A British study found that female smokers have a higher risk of developing a rare type of bleeding in the brain called subarachnoid haemorrhage than men and female non-smokers after moderate to intense physical activity. The condition is potentially fatal and can lead to a coma or paralysis.
- Subarachnoid haemorrhage accounts for just five percent of strokes, but it is often fatal if left untreated.
- The life-threatening stroke can happen shortly after the patient lifted something heavy, went to the bathroom or had a coughing fit.
- The condition has no warning signs.
Doctors explain that the condition can occur in patients with brain aneurysm i.e. a weak area in a brain blood vessel which is more prone to burst under higher blood pressure. The condition is more common in women than in men but the recent study found that it is also more common in female smokers than in non-smokers.
The risk of having the brain bleed was high even in women who weren’t heavy smokers. The analysis revealed that women who smoked up to 10 cigarettes per day were 2.95 times more likely to develop brain hemorrhage than female non-smokers.
Men were just 1.93 times more likely to develop the condition than their non-smoking counterparts.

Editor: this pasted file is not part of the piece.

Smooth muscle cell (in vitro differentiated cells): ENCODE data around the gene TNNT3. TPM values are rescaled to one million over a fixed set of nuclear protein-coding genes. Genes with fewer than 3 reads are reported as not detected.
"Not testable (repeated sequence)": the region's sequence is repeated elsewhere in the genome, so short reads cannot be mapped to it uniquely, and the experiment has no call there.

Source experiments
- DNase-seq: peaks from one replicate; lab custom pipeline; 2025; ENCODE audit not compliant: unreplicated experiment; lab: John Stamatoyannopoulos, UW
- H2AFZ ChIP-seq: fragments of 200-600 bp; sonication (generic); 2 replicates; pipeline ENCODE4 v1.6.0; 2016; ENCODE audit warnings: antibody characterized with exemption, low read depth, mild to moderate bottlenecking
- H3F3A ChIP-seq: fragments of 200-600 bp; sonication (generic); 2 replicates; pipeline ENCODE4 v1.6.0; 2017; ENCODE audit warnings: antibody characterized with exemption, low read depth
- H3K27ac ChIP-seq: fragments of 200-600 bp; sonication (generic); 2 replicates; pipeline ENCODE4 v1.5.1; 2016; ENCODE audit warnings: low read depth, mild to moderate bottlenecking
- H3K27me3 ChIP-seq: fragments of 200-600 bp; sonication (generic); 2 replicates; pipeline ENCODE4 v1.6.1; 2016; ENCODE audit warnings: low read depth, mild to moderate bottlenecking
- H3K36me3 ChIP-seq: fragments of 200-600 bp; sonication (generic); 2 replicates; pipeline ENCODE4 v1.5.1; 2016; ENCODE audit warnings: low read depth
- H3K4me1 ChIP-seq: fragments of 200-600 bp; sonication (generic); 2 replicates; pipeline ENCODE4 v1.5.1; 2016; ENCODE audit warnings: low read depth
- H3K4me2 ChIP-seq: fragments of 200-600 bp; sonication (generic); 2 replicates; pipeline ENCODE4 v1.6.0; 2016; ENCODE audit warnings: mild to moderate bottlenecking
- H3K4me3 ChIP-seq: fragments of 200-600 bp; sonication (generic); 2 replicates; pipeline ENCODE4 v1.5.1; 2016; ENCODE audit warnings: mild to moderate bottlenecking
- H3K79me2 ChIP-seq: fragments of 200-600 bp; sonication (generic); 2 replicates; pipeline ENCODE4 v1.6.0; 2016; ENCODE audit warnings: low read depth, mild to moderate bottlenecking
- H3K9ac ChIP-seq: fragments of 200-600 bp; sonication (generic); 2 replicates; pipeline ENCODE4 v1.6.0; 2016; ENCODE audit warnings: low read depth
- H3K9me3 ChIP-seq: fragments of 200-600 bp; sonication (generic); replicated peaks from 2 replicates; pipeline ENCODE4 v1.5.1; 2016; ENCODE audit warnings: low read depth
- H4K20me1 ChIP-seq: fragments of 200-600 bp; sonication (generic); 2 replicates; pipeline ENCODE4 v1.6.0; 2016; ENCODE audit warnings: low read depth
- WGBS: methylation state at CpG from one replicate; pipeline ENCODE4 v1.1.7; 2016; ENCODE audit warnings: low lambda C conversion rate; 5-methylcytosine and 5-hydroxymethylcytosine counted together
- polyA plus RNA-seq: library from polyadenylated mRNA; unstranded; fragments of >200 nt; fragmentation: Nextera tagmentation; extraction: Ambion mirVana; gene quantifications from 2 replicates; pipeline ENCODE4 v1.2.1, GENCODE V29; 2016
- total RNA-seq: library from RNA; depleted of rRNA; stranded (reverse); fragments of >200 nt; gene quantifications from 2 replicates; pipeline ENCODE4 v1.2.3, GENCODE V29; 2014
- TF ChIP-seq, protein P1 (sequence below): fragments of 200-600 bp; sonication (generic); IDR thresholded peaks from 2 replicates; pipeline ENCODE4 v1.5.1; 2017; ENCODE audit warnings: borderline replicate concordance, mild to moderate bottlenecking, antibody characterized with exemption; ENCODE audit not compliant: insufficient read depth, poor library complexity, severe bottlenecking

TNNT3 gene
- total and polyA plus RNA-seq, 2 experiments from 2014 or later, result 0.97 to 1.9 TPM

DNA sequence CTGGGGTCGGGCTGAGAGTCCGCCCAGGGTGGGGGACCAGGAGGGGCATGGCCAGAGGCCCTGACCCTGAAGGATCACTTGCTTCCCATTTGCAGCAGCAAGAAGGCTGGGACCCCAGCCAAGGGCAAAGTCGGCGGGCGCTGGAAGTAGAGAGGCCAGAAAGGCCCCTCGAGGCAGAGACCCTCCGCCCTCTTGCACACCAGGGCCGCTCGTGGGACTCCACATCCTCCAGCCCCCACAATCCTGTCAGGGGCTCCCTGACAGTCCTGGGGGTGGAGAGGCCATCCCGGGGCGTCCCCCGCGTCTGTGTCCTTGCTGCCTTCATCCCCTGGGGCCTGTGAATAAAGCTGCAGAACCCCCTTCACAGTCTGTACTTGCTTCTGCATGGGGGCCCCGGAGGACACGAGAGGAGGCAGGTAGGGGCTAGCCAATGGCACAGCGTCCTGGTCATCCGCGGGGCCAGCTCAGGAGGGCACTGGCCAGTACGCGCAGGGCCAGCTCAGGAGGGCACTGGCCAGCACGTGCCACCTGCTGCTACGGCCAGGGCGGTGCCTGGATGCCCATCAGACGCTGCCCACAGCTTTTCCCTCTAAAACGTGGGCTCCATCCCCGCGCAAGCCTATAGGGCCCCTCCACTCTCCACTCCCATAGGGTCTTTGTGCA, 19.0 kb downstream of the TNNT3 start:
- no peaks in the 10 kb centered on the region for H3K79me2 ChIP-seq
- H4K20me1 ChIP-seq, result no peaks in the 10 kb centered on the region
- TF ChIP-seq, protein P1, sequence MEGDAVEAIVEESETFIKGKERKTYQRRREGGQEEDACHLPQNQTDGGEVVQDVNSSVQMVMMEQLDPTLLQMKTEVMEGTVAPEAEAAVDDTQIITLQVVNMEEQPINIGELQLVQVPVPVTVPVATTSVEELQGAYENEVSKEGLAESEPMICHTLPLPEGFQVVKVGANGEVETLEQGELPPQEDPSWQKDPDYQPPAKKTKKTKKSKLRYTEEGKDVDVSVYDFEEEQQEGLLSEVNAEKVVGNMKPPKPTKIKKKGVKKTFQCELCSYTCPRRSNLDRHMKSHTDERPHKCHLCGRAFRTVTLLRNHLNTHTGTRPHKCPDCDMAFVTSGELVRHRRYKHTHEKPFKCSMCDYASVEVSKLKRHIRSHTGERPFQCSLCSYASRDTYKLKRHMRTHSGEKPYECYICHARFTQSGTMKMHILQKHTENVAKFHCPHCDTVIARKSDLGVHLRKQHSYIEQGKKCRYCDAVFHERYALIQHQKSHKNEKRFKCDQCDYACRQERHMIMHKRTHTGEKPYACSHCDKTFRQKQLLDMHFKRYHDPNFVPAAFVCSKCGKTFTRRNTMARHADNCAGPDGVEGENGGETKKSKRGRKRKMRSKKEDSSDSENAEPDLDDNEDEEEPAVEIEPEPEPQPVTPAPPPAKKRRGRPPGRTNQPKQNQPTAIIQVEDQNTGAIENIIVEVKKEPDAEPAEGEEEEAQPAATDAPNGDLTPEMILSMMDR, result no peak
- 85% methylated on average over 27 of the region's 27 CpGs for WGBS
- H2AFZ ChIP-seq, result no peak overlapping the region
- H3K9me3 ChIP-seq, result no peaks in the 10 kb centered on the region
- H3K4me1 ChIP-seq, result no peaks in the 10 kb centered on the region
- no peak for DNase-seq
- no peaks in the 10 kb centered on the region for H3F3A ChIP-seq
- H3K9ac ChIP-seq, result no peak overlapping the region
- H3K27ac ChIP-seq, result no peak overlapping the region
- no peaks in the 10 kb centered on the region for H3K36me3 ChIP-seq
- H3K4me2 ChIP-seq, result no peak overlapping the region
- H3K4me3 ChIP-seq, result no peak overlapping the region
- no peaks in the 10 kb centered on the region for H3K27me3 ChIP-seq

Women who were heavy smokers, i.e they consumed up to a pack daily, were nearly 4 times more likely to develop the condition than non-smokers. By contrast male heavy smokers had only 2.13 times higher risk.
Women who smoked up to 30 cigarettes per day saw their risk of having subarachnoid haemorrhage jump by 8.35 times, while men int he same category were just 2.76 times more prone to be affected by it.
On the other hand, former smokers saw their risk plunge to normal levels after six months of abstinence. Regardless of their sex, smokers who had quit smoking at least six months prior had a risk of brain bleed comparable to that of non-smokers.
Researchers cannot yet tell for sure why women are at higher risk but they believe that it my have something to do with women being more vulnerable to the negative effects of smoking. Age and unhealthy lifestyle choices also boost the risk of brain hemorrhage and fatal stroke. One researcher noted that “there is no safe level of smoking.”
The study was published this week in the journal Stroke.
Image Source: Flickr